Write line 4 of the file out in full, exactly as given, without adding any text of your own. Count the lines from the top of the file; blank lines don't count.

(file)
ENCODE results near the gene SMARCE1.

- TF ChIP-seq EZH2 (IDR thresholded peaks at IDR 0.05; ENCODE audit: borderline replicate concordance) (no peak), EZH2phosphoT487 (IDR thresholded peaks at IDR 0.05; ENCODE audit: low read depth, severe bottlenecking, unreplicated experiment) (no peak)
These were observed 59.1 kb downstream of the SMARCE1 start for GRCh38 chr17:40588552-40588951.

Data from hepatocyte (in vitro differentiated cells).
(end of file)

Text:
Data from hepatocyte (in vitro differentiated cells).